The Justice Department memo says it will

take a broad view of the federal priorities. For example, in preventing

the distribution

of marijuana to minors, enforcement could take place when

marijuana trafficking takes place near an area associated with minors,

or when marijuana is marketed in an appealing manner to minors or

diverted to minors.

Following the votes in Colorado and

Washington last year, Attorney General Eric Holder launched a review of

marijuana enforcement

policy that included an examination of the two states. The issue

was whether they should be blocked from operating marijuana

markets on the grounds that actively regulating an illegal

substance conflicts with federal drug law that bans it.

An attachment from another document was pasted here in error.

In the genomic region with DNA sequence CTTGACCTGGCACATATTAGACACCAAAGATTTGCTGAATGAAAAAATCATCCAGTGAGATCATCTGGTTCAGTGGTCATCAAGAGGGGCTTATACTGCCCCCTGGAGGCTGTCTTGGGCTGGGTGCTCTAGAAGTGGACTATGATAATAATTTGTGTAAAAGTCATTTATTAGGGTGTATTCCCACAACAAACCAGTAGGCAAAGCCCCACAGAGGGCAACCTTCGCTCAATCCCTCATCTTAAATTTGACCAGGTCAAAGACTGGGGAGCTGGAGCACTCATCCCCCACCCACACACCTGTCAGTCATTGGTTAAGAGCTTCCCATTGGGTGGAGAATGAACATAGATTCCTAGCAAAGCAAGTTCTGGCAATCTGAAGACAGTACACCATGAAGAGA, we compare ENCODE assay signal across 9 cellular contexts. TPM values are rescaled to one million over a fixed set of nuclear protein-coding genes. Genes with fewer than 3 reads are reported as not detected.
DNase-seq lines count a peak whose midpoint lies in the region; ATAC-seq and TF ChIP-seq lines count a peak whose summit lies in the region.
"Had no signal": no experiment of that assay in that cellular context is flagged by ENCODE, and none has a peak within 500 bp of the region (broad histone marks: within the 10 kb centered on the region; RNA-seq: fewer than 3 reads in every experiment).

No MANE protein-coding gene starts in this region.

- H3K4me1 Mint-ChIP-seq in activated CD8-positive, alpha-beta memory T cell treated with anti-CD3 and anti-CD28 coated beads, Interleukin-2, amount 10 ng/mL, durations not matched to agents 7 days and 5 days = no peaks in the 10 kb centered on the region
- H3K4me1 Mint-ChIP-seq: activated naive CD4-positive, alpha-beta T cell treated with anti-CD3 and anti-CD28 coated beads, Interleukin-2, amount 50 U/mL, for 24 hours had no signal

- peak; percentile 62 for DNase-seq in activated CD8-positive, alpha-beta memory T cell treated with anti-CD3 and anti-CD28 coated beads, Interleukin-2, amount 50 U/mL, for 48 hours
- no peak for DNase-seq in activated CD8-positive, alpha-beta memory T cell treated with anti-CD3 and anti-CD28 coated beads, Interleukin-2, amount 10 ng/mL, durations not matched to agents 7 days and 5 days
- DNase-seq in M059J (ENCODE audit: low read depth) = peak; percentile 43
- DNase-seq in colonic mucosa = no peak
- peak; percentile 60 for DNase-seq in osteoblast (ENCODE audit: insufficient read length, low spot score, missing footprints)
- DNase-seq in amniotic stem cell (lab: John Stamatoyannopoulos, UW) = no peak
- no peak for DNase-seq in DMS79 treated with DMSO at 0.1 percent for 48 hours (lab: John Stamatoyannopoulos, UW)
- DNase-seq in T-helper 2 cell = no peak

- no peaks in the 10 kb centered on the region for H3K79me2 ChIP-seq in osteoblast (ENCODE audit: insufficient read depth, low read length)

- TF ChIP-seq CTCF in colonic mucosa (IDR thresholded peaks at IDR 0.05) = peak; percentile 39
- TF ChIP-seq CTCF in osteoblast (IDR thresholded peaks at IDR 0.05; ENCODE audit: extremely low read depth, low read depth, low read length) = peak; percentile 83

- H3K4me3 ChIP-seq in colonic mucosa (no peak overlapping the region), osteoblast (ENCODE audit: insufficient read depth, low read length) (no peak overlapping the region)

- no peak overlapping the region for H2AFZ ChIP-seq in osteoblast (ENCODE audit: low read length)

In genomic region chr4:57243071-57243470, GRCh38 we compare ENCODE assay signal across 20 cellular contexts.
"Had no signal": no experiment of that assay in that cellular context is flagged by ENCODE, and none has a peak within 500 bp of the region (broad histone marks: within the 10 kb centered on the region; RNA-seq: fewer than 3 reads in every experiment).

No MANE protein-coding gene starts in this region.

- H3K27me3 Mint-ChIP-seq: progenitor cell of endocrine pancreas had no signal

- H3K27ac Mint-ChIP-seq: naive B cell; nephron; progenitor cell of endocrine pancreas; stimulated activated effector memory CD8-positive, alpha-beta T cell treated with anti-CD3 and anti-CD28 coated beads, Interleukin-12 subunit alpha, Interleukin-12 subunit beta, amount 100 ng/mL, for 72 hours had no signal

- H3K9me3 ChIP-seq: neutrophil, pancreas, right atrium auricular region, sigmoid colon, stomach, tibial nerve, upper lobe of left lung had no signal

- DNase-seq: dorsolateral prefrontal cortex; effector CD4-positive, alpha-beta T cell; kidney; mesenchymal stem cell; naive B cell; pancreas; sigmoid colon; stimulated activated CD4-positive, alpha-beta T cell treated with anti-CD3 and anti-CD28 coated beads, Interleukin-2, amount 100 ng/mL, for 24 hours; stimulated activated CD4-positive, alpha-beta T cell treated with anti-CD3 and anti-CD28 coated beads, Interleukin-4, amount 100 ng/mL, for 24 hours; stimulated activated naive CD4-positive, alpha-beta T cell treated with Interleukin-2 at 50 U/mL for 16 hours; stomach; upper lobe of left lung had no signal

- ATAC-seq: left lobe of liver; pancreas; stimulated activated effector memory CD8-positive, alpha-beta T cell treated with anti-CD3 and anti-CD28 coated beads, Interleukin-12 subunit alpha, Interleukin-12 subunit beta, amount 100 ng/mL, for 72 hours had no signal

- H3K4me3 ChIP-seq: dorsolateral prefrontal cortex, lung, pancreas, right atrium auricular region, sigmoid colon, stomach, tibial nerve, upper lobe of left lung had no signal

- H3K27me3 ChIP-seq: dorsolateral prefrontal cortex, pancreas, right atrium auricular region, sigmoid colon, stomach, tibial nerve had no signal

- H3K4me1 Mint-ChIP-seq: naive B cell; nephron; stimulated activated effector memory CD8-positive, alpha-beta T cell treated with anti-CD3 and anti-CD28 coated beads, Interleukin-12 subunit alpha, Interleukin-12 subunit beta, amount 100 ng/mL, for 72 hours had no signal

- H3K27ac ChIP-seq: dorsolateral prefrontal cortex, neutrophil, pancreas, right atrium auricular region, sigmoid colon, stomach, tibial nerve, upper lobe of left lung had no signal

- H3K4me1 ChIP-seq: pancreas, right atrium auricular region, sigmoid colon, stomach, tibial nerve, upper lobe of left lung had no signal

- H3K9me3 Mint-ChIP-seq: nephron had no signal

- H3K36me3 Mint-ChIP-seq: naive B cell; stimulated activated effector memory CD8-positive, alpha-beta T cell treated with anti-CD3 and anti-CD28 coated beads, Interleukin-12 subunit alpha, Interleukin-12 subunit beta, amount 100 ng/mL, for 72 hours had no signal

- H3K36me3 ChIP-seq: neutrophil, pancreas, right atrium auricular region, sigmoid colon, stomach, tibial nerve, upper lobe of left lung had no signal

Peter Bensinger, a former head of the Drug

Enforcement Administration, said the conflict between federal and state

law is

clear and can't be reconciled. Federal law is paramount, and

Holder is "not only abandoning the law, he's breaking the law.

He's not only shirking his duty, he's not living up to his oath of

office," Bensinger said.

Last December, President Barack Obama said

it doesn't make sense for the federal government to go after

recreational drug

users in a state that has legalized marijuana. Last week, the

White House said that prosecution of drug traffickers remains

an important priority.

A Pew Research Center poll in March found

that 60 percent of Americans think the federal government shouldn't

enforce federal

anti-marijuana laws in states where its use has been approved.

Younger people, who tend to vote more Democratic, are especially

prone to that view. But opponents are worried these moves will